This past Friday, a well-known columnist of the New York Times died. Carr was a heavy cocaine addict, but this did not deter him from becoming “the embodiment of the New York Times” (Goldstein). He made an impeccable climb from his history of drug abuse to become one of the most celebrated columnists at The New York Times. Overcoming his struggles and building a strong reputation as columnist is what made him truly inspiring. His credentials were always there but as he wrote in his memoir “The Night of the Gun,” it was an unexpected turn from were his life was at the moment.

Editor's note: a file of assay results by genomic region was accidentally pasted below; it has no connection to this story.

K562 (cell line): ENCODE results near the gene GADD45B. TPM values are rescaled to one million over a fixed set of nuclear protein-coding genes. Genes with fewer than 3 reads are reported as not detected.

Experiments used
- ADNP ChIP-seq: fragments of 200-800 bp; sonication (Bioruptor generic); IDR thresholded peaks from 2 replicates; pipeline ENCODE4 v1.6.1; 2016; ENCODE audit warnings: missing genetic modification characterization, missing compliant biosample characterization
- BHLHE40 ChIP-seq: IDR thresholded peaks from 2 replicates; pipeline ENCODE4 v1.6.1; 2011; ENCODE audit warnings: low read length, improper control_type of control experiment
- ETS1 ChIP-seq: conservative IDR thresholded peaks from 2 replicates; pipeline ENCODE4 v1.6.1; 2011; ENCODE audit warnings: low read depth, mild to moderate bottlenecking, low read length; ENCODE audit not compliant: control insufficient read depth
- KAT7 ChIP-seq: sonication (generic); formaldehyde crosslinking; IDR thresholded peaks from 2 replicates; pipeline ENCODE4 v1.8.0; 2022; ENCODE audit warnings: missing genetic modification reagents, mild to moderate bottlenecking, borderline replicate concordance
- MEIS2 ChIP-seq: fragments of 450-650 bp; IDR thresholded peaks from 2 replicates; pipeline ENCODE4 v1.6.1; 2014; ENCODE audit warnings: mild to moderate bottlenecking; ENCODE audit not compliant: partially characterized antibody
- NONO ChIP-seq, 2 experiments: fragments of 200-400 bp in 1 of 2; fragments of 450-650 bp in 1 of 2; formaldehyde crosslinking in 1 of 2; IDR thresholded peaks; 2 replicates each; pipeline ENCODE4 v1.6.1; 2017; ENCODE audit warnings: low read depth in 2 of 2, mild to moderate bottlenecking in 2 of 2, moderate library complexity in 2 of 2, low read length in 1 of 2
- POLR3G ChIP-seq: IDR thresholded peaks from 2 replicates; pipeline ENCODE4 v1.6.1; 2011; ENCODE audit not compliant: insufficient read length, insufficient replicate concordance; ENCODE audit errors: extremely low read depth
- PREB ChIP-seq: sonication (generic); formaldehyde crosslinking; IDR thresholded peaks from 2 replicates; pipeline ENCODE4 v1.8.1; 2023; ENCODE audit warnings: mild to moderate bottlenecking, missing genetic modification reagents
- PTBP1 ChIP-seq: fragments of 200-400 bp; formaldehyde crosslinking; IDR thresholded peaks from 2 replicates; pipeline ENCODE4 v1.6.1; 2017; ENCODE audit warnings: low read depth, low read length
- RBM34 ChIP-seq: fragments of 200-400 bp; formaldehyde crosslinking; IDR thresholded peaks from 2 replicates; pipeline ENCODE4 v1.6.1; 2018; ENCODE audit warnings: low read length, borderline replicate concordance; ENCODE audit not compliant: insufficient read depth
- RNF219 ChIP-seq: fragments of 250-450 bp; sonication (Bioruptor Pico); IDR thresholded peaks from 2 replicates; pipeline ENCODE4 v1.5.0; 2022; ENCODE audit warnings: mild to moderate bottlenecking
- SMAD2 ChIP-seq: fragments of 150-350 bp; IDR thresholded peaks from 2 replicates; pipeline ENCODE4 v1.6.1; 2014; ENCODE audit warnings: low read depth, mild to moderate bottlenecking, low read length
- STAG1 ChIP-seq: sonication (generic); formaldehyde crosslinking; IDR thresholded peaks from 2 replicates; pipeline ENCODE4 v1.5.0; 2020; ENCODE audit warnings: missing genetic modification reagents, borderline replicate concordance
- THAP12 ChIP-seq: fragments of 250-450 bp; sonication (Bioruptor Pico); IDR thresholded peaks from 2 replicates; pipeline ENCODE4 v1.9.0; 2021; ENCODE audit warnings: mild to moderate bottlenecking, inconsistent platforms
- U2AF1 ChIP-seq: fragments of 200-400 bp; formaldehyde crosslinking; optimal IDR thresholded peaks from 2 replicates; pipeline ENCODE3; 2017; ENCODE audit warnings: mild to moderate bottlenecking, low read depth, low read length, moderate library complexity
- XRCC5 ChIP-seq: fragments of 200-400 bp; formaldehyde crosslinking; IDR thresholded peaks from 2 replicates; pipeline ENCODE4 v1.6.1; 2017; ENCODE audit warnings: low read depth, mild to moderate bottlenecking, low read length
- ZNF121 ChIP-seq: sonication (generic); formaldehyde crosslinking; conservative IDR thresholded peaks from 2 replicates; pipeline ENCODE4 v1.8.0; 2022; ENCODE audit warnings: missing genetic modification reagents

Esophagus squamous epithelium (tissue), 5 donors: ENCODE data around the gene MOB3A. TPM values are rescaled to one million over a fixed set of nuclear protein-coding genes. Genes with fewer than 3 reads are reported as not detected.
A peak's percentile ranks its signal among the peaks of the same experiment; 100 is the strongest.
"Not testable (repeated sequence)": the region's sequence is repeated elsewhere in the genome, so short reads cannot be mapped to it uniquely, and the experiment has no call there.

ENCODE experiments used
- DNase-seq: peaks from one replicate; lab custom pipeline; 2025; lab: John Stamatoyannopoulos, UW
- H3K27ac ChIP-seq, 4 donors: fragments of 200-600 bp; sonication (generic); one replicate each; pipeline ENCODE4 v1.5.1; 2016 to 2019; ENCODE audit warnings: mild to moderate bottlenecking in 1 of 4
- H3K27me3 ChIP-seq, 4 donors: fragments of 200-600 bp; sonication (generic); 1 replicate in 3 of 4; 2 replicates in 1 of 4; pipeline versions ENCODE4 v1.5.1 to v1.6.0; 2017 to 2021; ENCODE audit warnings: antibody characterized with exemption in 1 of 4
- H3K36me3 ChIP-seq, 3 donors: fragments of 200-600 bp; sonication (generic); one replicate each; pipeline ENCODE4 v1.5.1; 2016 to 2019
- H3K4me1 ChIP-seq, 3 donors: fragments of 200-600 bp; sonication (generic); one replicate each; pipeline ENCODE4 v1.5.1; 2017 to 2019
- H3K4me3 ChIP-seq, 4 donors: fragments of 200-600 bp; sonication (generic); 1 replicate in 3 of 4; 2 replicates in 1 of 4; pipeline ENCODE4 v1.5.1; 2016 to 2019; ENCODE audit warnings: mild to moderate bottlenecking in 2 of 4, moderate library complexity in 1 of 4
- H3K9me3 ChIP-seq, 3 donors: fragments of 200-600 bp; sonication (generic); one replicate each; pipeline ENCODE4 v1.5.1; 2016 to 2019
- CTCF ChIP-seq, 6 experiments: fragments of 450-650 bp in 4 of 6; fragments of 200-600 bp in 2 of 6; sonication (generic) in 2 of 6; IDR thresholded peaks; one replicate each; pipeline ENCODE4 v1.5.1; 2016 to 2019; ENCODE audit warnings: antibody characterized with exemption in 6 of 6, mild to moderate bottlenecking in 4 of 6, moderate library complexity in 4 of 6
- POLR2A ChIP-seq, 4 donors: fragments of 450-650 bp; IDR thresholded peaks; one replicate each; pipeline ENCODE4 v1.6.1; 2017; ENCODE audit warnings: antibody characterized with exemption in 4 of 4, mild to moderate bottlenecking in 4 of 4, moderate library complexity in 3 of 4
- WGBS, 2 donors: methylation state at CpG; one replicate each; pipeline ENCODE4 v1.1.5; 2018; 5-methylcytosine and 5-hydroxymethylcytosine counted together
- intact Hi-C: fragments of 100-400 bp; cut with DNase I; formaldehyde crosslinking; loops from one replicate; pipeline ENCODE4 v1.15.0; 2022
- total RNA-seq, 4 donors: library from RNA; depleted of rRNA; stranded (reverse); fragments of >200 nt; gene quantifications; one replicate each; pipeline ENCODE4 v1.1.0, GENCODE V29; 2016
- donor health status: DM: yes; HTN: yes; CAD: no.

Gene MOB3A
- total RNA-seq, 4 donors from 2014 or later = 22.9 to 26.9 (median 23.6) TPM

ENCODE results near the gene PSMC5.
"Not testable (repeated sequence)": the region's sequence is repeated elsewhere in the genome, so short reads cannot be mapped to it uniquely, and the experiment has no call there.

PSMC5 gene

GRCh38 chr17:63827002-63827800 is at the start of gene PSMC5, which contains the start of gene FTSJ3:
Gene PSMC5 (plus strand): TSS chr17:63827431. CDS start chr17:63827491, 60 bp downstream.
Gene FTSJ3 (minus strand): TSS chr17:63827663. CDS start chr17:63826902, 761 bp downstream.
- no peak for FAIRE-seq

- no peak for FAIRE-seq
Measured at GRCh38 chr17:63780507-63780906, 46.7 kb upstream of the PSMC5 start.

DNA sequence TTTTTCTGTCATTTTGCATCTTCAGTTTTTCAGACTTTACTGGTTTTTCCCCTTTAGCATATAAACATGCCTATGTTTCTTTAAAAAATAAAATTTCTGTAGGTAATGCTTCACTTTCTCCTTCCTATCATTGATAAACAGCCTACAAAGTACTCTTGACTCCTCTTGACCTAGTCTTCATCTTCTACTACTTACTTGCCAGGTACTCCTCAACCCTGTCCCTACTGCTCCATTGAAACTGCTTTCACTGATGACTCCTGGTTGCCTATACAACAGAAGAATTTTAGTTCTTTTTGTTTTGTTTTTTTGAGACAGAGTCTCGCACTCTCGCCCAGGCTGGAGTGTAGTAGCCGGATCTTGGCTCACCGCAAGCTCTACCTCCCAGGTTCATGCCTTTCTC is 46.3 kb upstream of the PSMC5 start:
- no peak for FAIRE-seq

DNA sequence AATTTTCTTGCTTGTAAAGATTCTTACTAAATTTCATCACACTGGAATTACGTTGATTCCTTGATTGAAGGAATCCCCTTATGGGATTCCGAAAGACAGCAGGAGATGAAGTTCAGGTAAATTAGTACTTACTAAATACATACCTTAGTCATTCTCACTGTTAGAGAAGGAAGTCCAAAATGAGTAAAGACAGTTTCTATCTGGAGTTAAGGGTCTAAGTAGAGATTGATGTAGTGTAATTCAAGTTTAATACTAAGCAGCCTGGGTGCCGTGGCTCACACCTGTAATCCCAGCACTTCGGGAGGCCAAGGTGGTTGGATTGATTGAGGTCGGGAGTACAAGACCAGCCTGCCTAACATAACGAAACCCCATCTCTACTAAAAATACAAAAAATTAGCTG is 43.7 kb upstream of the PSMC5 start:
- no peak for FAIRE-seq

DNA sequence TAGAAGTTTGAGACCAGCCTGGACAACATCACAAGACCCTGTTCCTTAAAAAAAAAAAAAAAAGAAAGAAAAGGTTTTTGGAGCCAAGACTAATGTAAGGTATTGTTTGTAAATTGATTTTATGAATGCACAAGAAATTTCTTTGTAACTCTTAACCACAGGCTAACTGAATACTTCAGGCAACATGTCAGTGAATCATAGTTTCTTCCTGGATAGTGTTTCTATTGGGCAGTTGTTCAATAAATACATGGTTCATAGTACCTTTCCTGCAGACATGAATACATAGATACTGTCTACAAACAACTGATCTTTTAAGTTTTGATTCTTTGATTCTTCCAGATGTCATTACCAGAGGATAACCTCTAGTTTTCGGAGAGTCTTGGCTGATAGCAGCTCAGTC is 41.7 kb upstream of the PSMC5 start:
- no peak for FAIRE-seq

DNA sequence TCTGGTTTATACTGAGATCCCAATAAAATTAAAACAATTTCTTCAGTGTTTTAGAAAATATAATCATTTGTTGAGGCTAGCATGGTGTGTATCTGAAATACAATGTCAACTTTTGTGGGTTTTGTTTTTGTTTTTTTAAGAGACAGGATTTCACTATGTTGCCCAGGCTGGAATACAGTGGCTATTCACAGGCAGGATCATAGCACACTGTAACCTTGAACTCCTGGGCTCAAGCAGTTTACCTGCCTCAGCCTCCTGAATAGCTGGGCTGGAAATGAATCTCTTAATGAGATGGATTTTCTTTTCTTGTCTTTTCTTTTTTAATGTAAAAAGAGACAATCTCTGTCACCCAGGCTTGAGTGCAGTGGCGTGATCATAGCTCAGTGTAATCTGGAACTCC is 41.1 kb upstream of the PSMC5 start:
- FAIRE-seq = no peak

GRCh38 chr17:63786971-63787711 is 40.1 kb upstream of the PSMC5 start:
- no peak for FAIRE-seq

I did not know of Carr before this past week. Throughout Tuesday and Thursday I was able to watch Page One, which is a documentary of the inner workings of the New York Times. In watching the documentary I instantly connected with Carr. He had such a lovable personality. He was humorous and sassy.
In a speech that he gave to the Journalism School at Berkeley, he encouraged up and coming journalists to be present, attentive, and willing. Instead of filling his speech with exhausted advice, he gave a fresh spin to how these journalists should approach their careers and life in general. What I will remember from that speech is that if you think you can find a story in something you feel is important you should pursue it, or in his own words: “someone should write a story about that.”